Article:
Uncertainties in the representation of clouds and their sensitivities are largely responsible for the high degree of uncertainty associated with the magnitude of model-predicted climate change induced by human modification of aerosols, carbon dioxide, and other trace gases. Part of the reason is that cloud processes occur at scales much smaller than the grid size of climate models and they must be parameterized. In Brookhaven National Laboratory, we are attacking the cloud problem from two angles: observation and modeling. With the support from the DOE Atmospheric Radiation Measurement program, we have developed several novel remote sensing techniques to retrieve three-dimensional (3D) distribution of cloud liquid water. The first of these techniques is called "microwave cloud tomography", which uses multiple ground-based passive microwave sensor to probe cloud thermal emissions from distinct directions and locations and reconstruct 3D cloud structure using a tomographic approach (CT technique). We have also developed a technique that uses radar attenuation calculated from a dual-frequency cloud radar, instead of radar reflectivity (the sixth moment of size distribution) to determine cloud liquid water content. These 3D cloud observations can be used not only to derive cloud climatology but also to characterize subgrid-scale cloud variability and structure that are essential for the cloud and radiation transfer parameterization problems.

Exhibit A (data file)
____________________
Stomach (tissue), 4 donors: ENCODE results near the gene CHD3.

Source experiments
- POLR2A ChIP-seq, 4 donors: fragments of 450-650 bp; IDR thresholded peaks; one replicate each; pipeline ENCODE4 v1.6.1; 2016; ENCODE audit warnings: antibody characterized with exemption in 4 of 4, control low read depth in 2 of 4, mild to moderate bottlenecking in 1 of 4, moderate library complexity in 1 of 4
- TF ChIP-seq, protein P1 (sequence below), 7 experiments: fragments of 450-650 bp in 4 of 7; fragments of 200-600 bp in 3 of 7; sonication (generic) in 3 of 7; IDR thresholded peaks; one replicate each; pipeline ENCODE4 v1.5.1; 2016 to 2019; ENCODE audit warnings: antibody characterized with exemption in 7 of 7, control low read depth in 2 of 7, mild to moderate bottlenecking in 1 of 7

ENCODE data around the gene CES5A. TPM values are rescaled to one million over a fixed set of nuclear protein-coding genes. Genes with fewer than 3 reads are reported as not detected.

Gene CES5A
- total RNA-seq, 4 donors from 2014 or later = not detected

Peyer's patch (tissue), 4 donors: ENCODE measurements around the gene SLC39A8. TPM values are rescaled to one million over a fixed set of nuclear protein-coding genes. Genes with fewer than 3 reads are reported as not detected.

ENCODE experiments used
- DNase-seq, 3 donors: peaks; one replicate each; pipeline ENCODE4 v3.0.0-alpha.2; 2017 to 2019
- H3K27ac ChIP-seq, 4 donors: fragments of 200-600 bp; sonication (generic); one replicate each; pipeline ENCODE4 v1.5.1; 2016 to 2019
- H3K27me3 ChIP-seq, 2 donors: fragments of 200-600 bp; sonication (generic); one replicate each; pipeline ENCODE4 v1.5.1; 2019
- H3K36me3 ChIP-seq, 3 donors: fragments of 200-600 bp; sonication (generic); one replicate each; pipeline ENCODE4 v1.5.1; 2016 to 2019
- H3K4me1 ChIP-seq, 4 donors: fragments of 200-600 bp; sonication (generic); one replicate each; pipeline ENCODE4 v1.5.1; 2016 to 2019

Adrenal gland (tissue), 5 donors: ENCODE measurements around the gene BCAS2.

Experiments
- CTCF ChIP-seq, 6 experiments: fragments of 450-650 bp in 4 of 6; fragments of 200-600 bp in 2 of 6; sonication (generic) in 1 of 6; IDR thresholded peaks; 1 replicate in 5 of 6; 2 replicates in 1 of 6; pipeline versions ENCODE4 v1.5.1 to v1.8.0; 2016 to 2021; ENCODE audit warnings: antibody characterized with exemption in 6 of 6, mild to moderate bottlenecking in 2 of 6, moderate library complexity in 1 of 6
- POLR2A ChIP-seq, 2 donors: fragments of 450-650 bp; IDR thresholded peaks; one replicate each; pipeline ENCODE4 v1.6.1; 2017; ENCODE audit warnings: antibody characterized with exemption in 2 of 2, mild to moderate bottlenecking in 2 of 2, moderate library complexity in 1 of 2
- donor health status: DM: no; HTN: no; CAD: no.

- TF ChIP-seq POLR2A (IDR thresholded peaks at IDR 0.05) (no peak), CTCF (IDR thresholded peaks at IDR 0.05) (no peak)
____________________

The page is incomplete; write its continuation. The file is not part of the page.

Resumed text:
Branch Seminar Series Coordinators:Lazaros.Oraiopoulos@nasa.govCharles.K.Gatebe@nasa.gov